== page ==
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Harris v. Berryhill

United States District Court, D. Nevada

May 10, 2019

BRIAN HARRIS, Plaintiff,
v.
NANCY A. BERRYHILL, Acting Commissioner of Social Security Administration, Defendant.

          ORDER

          RICHARD F. BOULWARE, II UNITED STATES DISTRICT JUDGE

         I. INTRODUCTION

         Before the Court is Plaintiff Brain Harris's Motion for Remand, ECF No. 15, and Defendant Nancy A. Berryhill's Cross-Motion to Affirm, ECF No. 18.

         For the reasons discussed below, the Court finds that the ALJ's decision is not supported by substantial evidence. The Court grants Plaintiff's Motion for Remand and denies Defendant's Cross-Motion to Affirm.

         II. BACKGROUND

         On June 23, 2014, Plaintiff completed an application for disability insurance benefits alleging disability since October 31, 2011. AR 25. Plaintiff was denied initially on November 13, 2014 and upon administrative reconsideration on April 13, 2015. AR 25. Plaintiff requested a hearing before an Administrative Law Judge (“ALJ”) and appeared on August 18, 2016. AR 25. In an opinion dated August 31, 2016, ALJ Cynthia R. Hoover found Plaintiff not disabled. AR 25-34. The Appeals Council denied Plaintiff's request for review on July 17, 2017, rendering the ALJ's decision final. AR 1-4.

         The ALJ followed the five-step sequential evaluation process for determining Social Security disability claims set forth at 20 C.F.R. § 404.1520(a)(4). At step one, that ALJ found that Plaintiff has not engaged in substantial gainful activity since June 23, 2014, the application date. AR 27. At step two, the ALJ found that Plaintiff has the following severe impairments: asthma, degenerative disc disease of the cervical and lumbar spine, depressive disorder, anxiety disorder, personality disorder and polysubstance abuse. AR 27. At step three, the ALJ found that Plaintiff's impairments do not meet or medically equal a listed impairment. AR 27-28.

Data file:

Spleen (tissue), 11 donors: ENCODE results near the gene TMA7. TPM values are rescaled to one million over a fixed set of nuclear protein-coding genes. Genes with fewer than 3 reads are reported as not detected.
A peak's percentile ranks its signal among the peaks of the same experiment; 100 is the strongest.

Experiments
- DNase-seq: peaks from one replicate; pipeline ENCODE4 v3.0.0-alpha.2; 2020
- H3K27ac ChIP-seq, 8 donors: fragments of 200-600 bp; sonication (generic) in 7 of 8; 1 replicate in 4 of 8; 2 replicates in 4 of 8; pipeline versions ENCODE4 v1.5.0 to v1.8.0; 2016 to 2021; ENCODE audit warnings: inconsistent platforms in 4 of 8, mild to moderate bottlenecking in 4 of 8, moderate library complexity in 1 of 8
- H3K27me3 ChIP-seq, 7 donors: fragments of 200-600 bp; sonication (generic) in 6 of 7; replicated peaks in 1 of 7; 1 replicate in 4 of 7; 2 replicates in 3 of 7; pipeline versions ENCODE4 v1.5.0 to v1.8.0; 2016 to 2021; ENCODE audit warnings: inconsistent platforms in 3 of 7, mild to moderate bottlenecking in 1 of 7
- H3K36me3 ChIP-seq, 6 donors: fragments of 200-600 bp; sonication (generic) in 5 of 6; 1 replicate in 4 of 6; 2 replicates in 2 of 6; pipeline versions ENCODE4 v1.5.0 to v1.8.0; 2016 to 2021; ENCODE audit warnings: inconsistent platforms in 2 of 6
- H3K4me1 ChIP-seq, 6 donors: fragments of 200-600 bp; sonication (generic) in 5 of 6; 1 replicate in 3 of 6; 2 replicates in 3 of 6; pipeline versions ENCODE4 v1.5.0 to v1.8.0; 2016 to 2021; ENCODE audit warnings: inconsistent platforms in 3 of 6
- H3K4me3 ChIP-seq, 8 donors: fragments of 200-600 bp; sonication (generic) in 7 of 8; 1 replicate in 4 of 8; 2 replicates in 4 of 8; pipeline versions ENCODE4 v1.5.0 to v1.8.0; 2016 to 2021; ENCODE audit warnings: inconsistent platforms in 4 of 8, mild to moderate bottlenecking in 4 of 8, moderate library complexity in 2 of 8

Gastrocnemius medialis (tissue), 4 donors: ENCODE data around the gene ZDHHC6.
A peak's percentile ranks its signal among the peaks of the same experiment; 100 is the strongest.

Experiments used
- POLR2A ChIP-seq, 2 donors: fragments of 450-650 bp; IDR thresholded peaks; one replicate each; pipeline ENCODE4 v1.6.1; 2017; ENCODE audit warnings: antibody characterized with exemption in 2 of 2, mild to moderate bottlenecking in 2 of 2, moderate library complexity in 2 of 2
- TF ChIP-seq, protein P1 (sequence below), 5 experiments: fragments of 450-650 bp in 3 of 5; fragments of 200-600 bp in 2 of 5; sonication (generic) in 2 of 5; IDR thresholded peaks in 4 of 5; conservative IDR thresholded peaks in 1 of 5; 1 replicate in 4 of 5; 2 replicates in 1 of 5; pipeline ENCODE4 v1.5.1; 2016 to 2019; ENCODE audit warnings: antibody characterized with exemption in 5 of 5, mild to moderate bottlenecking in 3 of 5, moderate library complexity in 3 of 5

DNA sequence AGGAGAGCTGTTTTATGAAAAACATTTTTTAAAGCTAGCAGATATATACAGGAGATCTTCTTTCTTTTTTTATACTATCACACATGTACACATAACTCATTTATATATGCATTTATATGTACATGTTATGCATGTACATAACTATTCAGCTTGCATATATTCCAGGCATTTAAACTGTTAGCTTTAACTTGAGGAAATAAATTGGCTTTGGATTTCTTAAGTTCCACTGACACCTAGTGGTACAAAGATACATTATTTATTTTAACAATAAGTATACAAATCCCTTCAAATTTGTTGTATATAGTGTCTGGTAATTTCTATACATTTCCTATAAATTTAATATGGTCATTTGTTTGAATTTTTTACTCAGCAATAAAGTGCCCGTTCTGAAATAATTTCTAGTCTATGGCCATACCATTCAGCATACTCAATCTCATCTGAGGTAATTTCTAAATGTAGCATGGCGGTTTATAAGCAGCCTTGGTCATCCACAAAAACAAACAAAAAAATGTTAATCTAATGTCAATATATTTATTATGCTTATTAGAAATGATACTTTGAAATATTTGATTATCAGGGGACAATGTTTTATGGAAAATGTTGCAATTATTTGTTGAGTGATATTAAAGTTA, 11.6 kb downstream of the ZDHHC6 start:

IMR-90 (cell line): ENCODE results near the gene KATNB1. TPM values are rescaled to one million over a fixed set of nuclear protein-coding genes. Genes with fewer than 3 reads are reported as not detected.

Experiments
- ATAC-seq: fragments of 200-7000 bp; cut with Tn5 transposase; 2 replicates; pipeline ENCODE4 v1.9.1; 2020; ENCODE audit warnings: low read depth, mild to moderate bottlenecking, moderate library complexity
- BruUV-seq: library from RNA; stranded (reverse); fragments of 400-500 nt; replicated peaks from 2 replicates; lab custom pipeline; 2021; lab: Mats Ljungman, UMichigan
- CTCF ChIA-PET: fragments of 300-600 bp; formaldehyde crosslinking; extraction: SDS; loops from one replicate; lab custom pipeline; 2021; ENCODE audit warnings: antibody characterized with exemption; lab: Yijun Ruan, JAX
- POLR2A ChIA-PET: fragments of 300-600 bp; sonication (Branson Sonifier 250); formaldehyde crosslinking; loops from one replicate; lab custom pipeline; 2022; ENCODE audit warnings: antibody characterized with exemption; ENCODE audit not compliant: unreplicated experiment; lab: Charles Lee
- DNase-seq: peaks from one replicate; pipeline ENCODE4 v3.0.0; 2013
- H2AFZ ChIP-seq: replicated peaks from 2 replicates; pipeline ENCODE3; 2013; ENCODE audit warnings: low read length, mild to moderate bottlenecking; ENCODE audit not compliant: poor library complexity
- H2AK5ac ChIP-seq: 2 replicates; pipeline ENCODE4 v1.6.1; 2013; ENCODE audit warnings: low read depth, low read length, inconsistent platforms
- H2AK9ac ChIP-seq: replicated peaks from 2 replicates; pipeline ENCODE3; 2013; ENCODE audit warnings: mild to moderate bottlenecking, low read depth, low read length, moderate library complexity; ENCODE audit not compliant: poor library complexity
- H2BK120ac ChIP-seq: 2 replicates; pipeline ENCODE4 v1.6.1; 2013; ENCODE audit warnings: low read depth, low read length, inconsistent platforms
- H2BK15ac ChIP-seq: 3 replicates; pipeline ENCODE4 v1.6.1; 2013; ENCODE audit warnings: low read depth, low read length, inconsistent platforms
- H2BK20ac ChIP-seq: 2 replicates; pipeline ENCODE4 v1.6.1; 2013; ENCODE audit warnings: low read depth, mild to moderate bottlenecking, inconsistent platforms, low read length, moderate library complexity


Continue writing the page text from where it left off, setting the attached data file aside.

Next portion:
The ALJ found that Plaintiff has the residual functional capacity (“RFC”) to perform medium work, as defined in 20 C.F.R. § 416.967(c), except that he needs to avoid concentrated exposure to extreme cold, humidity and to pulmonary irritants; he is able to perform unskilled work with routine, simple repetitive tasks and occasional contact with others in brief superficial interactions; and he needs to work in a workplace that does not require adjustments to frequent change. AR 28-32. Based on this RFC, the ALJ found at step four that Plaintiff was unable to perform his past relevant work as an electrician. AR 32. At step five, the ALJ found that Plaintiff could perform jobs such as laborer/warehouse worker (D.O.T. #922.687-058), kitchen helper, (D.O.T. #318.687-010), and handpacker (D.O.T. #920.587-018). AR 32-33.

         III. LEGAL STANDARD

         42 U.S.C. § 405(g) provides for judicial review of the Commissioner's disability determinations and authorizes district courts to enter “a judgment affirming, modifying, or reversing the decision of the Commissioner of Social Security, with or without remanding the cause for a rehearing.” In undertaking that review, an ALJ's “disability determination should be upheld unless it contains legal error or is not supported by substantial evidence.” Garrison v. Colvin, 759 F.3d 995, 1009 (9th Cir. 2014) (citation omitted). “Substantial evidence means more than a mere scintilla, but less than a preponderance; it is such relevant evidence as a reasonable person might accept as adequate to support a conclusion.” Id. (quoting Lingenfelter v. Astrue, 504 F.3d 1028, 1035 (9th Cir. 2007)) (quotation marks omitted).